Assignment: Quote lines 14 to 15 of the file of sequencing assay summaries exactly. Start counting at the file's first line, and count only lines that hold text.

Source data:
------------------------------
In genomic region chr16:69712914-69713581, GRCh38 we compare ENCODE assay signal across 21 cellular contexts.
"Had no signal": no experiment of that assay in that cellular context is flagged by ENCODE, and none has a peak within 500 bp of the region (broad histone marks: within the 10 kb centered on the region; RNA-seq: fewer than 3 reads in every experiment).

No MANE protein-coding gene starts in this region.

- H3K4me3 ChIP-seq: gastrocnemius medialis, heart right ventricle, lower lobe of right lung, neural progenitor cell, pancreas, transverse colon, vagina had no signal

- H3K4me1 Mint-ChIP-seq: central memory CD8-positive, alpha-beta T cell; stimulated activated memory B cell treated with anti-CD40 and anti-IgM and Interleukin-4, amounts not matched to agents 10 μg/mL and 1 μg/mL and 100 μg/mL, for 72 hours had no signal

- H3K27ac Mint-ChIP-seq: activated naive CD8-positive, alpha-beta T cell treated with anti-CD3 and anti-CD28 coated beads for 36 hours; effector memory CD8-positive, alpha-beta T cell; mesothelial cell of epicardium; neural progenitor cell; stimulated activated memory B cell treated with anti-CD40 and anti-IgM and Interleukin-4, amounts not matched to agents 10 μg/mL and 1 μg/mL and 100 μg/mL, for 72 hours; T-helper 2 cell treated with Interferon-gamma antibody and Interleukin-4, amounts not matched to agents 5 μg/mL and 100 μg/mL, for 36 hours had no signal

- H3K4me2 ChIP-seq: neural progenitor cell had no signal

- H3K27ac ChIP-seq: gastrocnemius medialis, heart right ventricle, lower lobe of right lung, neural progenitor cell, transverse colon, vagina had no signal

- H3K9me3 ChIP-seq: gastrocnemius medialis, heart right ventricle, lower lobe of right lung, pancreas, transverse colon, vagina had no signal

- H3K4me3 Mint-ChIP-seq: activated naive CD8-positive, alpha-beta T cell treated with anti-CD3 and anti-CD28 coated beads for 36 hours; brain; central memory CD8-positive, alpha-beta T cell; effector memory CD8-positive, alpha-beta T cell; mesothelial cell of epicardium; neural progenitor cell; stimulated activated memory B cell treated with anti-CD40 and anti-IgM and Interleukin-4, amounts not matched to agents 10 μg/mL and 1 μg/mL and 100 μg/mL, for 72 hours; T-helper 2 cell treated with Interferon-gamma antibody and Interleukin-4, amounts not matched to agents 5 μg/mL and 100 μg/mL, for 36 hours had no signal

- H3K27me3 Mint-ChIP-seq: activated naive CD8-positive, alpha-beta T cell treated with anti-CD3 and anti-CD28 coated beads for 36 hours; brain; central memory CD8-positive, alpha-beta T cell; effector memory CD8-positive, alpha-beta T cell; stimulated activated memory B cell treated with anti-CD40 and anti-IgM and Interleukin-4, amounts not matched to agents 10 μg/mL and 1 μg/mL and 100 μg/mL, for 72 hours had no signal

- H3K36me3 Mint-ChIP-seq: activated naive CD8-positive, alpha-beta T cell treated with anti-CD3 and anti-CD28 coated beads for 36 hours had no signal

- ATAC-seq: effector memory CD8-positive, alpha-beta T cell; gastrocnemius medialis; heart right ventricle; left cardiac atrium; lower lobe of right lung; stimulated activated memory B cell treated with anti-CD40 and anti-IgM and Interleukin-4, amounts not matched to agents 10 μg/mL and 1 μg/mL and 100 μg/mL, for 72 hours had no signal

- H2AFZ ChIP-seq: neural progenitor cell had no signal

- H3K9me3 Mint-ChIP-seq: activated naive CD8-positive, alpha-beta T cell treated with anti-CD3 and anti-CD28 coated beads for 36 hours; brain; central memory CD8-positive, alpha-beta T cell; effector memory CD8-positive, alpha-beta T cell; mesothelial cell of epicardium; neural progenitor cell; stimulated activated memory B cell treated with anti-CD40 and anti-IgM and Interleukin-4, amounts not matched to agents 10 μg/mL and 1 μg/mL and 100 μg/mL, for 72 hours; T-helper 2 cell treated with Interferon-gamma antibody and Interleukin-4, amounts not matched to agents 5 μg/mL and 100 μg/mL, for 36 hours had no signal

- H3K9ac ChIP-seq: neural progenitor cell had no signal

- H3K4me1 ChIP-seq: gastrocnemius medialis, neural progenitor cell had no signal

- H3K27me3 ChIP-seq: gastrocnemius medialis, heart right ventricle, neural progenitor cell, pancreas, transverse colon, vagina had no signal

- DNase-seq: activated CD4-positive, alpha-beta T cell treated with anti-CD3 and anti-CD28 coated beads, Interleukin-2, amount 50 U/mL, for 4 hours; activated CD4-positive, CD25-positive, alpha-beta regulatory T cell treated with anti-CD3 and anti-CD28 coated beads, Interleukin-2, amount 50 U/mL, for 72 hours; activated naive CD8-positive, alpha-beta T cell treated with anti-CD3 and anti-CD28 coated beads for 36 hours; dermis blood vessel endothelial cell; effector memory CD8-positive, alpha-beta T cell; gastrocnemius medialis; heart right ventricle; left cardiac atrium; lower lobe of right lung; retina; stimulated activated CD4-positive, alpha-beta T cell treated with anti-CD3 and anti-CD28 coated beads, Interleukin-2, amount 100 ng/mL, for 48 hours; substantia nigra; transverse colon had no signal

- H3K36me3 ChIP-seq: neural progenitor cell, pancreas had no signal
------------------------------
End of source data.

- H2AFZ ChIP-seq: neural progenitor cell had no signal

- H3K9me3 Mint-ChIP-seq: activated naive CD8-positive, alpha-beta T cell treated with anti-CD3 and anti-CD28 coated beads for 36 hours; brain; central memory CD8-positive, alpha-beta T cell; effector memory CD8-positive, alpha-beta T cell; mesothelial cell of epicardium; neural progenitor cell; stimulated activated memory B cell treated with anti-CD40 and anti-IgM and Interleukin-4, amounts not matched to agents 10 μg/mL and 1 μg/mL and 100 μg/mL, for 72 hours; T-helper 2 cell treated with Interferon-gamma antibody and Interleukin-4, amounts not matched to agents 5 μg/mL and 100 μg/mL, for 36 hours had no signal